Fly suggests that you may see yourself or one of your roles as being more important than the roles of others. There is a level of selfishness that comes with the presence of fly. This is a creature that doesn’t scare easily, that will do almost anything to get within range of a food source, and exploits ecosystems just as much as it can aid the process of decay. Fly does not respect personal boundaries, nor does it care if it is irritating or annoying you. When it is around, you may be just as unable to respect other people’s space, or find that you are resorting to extreme behaviours and attitudes in order to get what you want out of life.

Fly can be a challenging guide, because many people simply do not want to accept its presence. But rather than reflecting poorly on you, fly actually shows that you have the gutsy strength to get what you need as you need it. If that means putting some people off, annoying people, or being selfish for a while, then do it. Don’t hide from the fact that even fly and its exploitative, persistent behaviours have a place in ecosystems, and relevance as a guide within your life.

At this time, there is a need to give yourself more than you can give others. Conserving energy is absolutely necessary, and locating other energy sources and using them up is a part of your life right now. When fly is around, you don’t have the time or luxury to give your energy away to others lives.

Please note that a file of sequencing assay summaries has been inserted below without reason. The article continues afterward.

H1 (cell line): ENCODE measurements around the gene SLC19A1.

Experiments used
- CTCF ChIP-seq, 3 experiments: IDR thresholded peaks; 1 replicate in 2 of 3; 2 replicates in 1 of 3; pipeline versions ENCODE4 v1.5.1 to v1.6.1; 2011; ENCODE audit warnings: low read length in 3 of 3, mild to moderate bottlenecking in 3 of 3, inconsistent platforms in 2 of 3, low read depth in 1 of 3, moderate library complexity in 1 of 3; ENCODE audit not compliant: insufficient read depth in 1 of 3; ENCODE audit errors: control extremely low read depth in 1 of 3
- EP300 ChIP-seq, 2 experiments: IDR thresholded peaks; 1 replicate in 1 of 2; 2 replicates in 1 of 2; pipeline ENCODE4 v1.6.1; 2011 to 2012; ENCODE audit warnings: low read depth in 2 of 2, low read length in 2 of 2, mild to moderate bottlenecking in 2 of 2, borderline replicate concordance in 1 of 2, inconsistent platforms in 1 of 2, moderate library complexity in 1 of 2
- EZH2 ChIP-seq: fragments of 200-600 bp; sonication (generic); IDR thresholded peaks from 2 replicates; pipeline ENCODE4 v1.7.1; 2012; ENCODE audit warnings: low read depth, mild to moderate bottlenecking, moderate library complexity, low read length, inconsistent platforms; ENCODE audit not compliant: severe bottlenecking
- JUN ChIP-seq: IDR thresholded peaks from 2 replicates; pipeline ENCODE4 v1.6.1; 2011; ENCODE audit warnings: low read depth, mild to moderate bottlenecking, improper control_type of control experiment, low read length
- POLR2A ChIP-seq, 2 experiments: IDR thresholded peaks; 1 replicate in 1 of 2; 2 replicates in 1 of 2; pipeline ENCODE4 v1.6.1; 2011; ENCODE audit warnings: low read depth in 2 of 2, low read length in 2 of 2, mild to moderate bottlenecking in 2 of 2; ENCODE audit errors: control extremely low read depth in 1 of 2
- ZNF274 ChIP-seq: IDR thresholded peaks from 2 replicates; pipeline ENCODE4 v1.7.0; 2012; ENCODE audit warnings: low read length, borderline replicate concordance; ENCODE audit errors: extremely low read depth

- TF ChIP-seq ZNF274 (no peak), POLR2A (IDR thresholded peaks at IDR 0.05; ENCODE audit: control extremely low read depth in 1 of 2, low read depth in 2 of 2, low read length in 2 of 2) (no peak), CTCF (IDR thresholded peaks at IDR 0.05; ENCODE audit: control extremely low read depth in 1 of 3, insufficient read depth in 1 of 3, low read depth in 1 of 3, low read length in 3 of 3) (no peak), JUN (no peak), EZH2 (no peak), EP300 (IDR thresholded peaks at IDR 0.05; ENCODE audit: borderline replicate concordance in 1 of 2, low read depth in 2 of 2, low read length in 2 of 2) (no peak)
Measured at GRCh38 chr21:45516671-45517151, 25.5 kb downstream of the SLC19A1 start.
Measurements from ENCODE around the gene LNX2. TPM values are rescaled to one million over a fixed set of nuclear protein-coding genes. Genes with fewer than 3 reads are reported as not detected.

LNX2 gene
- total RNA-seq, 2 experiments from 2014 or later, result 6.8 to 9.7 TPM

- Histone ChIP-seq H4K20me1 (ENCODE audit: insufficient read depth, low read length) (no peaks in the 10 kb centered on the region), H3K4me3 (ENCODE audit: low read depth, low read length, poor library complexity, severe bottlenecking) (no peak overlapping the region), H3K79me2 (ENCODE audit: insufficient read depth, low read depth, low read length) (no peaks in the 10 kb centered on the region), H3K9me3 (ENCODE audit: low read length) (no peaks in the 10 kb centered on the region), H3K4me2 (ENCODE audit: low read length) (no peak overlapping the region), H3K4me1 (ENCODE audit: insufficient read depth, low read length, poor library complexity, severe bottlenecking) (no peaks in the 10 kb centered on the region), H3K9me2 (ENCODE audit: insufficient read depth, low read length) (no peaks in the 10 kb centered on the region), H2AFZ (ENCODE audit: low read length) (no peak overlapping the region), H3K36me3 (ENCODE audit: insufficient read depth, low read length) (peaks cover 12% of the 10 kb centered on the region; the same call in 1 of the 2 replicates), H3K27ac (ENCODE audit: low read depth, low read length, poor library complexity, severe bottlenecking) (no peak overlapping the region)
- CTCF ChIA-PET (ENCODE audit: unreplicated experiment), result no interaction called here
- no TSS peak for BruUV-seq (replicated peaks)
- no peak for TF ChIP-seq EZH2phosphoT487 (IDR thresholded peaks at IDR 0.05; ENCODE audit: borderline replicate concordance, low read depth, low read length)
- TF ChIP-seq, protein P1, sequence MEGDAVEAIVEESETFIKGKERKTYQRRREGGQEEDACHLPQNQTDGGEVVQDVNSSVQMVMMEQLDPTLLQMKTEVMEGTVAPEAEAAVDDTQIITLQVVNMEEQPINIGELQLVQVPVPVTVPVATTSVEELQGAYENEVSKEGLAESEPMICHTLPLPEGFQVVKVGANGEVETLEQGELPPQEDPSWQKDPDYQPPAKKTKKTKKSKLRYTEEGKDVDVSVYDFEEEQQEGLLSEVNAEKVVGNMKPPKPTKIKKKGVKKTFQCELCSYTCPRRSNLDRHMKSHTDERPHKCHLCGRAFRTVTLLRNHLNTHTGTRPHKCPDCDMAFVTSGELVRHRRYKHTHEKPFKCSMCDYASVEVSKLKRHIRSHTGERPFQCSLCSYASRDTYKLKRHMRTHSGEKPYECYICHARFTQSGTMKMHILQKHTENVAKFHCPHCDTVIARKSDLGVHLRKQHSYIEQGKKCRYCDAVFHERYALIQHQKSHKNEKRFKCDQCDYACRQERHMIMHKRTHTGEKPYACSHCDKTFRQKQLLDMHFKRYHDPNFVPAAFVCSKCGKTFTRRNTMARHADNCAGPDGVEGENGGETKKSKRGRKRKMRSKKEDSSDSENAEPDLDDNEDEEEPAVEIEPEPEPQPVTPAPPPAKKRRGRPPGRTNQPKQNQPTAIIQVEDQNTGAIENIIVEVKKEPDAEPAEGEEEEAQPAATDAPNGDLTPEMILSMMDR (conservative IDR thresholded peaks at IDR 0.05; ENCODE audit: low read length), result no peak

Fly invokes and then teaches us how to confront feelings of disgust; many people don’t like looking at decaying flesh, seeing maggots, or thinking about the role that fly plays in our lives. Fly may evoke feelings of disgust regarding our own behaviour, or the behaviour of others. We tend to avoid that which disgusts us, but fly asks us to confront the taboo and the frightening. What is it in your life that disgusts you? Why does it disgust you? Do you think the things that trigger disgust responses in your life warrant such a strong reaction?

Despite fly’s challenging nature as an animal guide, it teaches the indispensable lesson of persistence. Fly never gives up. As anyone at a barbecue in Australia can attest, they persistently come back despite being waved away or even sprayed with pesticides. Very little stops fly from getting to what it wants to get at.

The reward for this persistence is often food, and fly lets us know very specifically that the ability to pick ourselves back up again and keep on hammering away at something will eventually lead to nourishment. We may have to annoy others, we may even have to seize on behaviours that disgust ourselves, but if the reward is physical and spiritual nourishment, fly tells us to keep going. ‘Don’t give up,’ fly reminds you, over and over and over again if you give it the opportunity!